Pell took the stage looking a little pale, and in the silence before the piece began it seemed the whole hall held its breath. And then, the haunting melody that opens the first movement lifted into the air. Pell’s performance was magical and moving. The intensity of the audience’s attention (and the orchestra’s) during his virtuosic cadenza in the second movement was unlike anything this writer has been a part of in a lifetime of symphony-going. The orchestra (or, rather, the rest of the orchestra) sounded great, too. Prieto’s conducting was responsive and kept everyone together throughout—both in the delicate conversation between clarinet and strings in the moody first movement and in the bright, jazzy third movement.
The audience response was immediate—a leaping ovation, complete with the kind of hooting and hollering usually reserved for sporting events. But what made the concert so special was the response Pell got from the rest of the orchestra, who also leapt to their feet for Pell’s first bow, then stamped their feet on the stage during his subsequent bows. Maestro Prieto gave Pell a warm hug, and showed his own triumph by raising both fists in the air as he bounded offstage.
“It’s every orchestral musician’s dream to sort of step up and save the day and be in the limelight—and music-making captures the feeling of music when it can be so spontaneous and impromptu," Carrington said.
Copland originally wrote his Clarinet Concerto for jazz clarinetist Benny Goodman, a famous improviser. Through his beautiful interpretation and through the incredible circumstances, Pell’s unplanned performance brought that improvisational spirit to life.
After a brief pause, Pell attempted a discreet return to his seat in the woodwind section, but was interrupted by more applause. He still had to play the “Eroica”! Prieto took Pell’s extraordinary example as an opportunity to remind the audience of the high caliber of musicianship in the LPO as a whole.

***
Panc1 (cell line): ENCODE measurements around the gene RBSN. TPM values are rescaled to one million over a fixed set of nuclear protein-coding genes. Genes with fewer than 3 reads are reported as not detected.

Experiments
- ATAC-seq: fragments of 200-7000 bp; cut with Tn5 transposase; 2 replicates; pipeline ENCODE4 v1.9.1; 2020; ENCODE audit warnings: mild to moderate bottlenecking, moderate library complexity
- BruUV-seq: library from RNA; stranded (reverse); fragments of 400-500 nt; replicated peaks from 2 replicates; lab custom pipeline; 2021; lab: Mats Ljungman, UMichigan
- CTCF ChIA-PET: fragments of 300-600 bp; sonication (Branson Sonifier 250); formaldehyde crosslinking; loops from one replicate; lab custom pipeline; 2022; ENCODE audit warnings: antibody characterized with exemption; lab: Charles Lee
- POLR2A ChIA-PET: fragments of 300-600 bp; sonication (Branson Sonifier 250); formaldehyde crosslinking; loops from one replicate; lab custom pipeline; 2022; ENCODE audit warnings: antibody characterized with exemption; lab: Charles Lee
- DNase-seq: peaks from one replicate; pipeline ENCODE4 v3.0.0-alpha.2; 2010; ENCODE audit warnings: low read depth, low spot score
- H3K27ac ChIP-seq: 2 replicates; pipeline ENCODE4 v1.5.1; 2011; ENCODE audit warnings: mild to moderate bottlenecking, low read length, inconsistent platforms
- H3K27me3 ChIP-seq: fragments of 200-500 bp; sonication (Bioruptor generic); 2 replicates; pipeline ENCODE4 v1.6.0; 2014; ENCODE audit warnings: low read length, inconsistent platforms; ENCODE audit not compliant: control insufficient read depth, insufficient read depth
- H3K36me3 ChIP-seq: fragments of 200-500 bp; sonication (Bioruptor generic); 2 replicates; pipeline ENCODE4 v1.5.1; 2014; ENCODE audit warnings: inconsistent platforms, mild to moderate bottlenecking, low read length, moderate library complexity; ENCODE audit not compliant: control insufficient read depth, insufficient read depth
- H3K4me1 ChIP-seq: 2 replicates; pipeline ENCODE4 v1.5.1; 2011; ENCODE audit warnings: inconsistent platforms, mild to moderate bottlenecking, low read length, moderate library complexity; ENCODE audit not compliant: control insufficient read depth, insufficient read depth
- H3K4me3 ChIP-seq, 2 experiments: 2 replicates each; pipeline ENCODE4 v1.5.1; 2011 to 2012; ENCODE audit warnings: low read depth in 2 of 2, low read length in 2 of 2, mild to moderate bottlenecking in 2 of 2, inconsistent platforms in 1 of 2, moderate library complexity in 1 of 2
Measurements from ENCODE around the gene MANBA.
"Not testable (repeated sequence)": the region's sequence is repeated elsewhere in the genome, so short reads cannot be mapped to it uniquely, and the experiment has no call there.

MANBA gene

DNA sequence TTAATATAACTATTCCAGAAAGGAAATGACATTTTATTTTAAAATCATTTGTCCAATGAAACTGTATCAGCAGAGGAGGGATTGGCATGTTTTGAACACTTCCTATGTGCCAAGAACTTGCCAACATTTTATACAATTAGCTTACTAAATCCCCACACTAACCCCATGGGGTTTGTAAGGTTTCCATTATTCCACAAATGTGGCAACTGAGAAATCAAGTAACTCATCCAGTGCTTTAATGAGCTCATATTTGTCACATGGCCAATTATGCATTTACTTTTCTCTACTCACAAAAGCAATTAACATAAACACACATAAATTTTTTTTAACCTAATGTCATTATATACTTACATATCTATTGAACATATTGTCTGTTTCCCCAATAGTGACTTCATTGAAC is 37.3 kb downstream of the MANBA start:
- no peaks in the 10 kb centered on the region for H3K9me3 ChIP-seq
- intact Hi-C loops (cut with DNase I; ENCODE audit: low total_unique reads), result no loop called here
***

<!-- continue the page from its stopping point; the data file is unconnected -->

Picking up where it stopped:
The timing for Beethoven’s triumphant third symphony couldn’t have been more appropriate. Though I doubt anyone was thinking of Napoleon Bonaparte that night, one could certainly make an argument for the values of egalité and fraternité. The LPO’s performance of “Eroica” captured perfectly the democratic ideals that inspired Beethoven, and are also present in the LPO organization itself as the nation’s only full time orchestra that is self-owned and self-managed.
Pell stepping in at the last minute was nothing short of revolutionary in the world of professional orchestras.
“I have never seen this circumstance in my 40 years of professional playing, and it underscores the importance of live music. You never know what magic can happen," said Annie Cohen, a cellist and founding member of the LPO.
After the concert, the first question for the orchestra was “Who’s going to take Chris out to celebrate?” Violists Katie and Matt Carrington happily rose to the occasion. But before they headed out, Katie had to ask, “Wait—is he old enough?” (he is).
Pell performed Copland’s Clarinet Concerto again Friday night in Covington, as the guest soloist was still violently ill in his hotel. Friday night’s concert was also enthusiastically received.
Prieto has announced on the LPO’s website www.lpomusic.com that he will match all donations to the orchestra until March 31st of this year, inspired by Pell’s performance to ensure the LPO is able to continue to attract such extraordinary musicians.